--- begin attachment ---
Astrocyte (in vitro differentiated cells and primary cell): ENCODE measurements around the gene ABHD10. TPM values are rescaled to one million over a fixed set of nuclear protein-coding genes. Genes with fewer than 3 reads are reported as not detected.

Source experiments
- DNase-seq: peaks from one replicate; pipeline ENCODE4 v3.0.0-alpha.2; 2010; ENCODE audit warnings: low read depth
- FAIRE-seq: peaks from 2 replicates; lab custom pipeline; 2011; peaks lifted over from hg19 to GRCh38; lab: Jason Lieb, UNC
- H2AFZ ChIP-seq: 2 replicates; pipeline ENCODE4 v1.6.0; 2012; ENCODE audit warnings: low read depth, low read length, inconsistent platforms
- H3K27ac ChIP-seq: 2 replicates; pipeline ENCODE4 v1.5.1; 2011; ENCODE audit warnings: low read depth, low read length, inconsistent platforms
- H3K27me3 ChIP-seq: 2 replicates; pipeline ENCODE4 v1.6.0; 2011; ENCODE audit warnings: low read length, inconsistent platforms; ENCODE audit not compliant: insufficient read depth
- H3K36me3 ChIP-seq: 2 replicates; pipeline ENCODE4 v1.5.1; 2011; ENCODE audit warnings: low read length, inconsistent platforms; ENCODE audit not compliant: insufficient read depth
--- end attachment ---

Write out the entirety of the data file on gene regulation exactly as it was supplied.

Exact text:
Astrocyte (in vitro differentiated cells and primary cell): ENCODE measurements around the gene ABHD10. TPM values are rescaled to one million over a fixed set of nuclear protein-coding genes. Genes with fewer than 3 reads are reported as not detected.

Source experiments
- DNase-seq: peaks from one replicate; pipeline ENCODE4 v3.0.0-alpha.2; 2010; ENCODE audit warnings: low read depth
- FAIRE-seq: peaks from 2 replicates; lab custom pipeline; 2011; peaks lifted over from hg19 to GRCh38; lab: Jason Lieb, UNC
- H2AFZ ChIP-seq: 2 replicates; pipeline ENCODE4 v1.6.0; 2012; ENCODE audit warnings: low read depth, low read length, inconsistent platforms
- H3K27ac ChIP-seq: 2 replicates; pipeline ENCODE4 v1.5.1; 2011; ENCODE audit warnings: low read depth, low read length, inconsistent platforms
- H3K27me3 ChIP-seq: 2 replicates; pipeline ENCODE4 v1.6.0; 2011; ENCODE audit warnings: low read length, inconsistent platforms; ENCODE audit not compliant: insufficient read depth
- H3K36me3 ChIP-seq: 2 replicates; pipeline ENCODE4 v1.5.1; 2011; ENCODE audit warnings: low read length, inconsistent platforms; ENCODE audit not compliant: insufficient read depth